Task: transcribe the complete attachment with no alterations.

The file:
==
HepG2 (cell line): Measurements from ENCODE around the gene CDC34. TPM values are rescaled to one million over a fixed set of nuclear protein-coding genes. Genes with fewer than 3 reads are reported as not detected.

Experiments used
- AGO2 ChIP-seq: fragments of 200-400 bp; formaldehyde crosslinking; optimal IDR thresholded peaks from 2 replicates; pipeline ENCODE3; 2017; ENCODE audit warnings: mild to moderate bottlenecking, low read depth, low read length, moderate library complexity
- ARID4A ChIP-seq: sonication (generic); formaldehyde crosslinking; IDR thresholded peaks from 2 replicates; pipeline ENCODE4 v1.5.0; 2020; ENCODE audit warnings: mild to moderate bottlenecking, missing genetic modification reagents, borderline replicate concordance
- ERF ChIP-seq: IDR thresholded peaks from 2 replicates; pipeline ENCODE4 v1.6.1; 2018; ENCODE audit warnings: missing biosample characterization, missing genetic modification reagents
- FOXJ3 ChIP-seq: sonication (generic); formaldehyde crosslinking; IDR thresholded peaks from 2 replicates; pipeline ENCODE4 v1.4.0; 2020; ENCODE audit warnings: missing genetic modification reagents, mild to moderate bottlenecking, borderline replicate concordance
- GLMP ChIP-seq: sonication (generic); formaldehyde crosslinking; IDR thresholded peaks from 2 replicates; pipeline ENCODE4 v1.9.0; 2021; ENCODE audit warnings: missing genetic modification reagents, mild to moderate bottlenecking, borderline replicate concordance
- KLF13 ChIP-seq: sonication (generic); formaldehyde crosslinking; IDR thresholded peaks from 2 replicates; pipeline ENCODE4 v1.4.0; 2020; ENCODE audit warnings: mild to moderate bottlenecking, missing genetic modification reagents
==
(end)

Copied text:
HepG2 (cell line): Measurements from ENCODE around the gene CDC34. TPM values are rescaled to one million over a fixed set of nuclear protein-coding genes. Genes with fewer than 3 reads are reported as not detected.

Experiments used
- AGO2 ChIP-seq: fragments of 200-400 bp; formaldehyde crosslinking; optimal IDR thresholded peaks from 2 replicates; pipeline ENCODE3; 2017; ENCODE audit warnings: mild to moderate bottlenecking, low read depth, low read length, moderate library complexity
- ARID4A ChIP-seq: sonication (generic); formaldehyde crosslinking; IDR thresholded peaks from 2 replicates; pipeline ENCODE4 v1.5.0; 2020; ENCODE audit warnings: mild to moderate bottlenecking, missing genetic modification reagents, borderline replicate concordance
- ERF ChIP-seq: IDR thresholded peaks from 2 replicates; pipeline ENCODE4 v1.6.1; 2018; ENCODE audit warnings: missing biosample characterization, missing genetic modification reagents
- FOXJ3 ChIP-seq: sonication (generic); formaldehyde crosslinking; IDR thresholded peaks from 2 replicates; pipeline ENCODE4 v1.4.0; 2020; ENCODE audit warnings: missing genetic modification reagents, mild to moderate bottlenecking, borderline replicate concordance
- GLMP ChIP-seq: sonication (generic); formaldehyde crosslinking; IDR thresholded peaks from 2 replicates; pipeline ENCODE4 v1.9.0; 2021; ENCODE audit warnings: missing genetic modification reagents, mild to moderate bottlenecking, borderline replicate concordance
- KLF13 ChIP-seq: sonication (generic); formaldehyde crosslinking; IDR thresholded peaks from 2 replicates; pipeline ENCODE4 v1.4.0; 2020; ENCODE audit warnings: mild to moderate bottlenecking, missing genetic modification reagents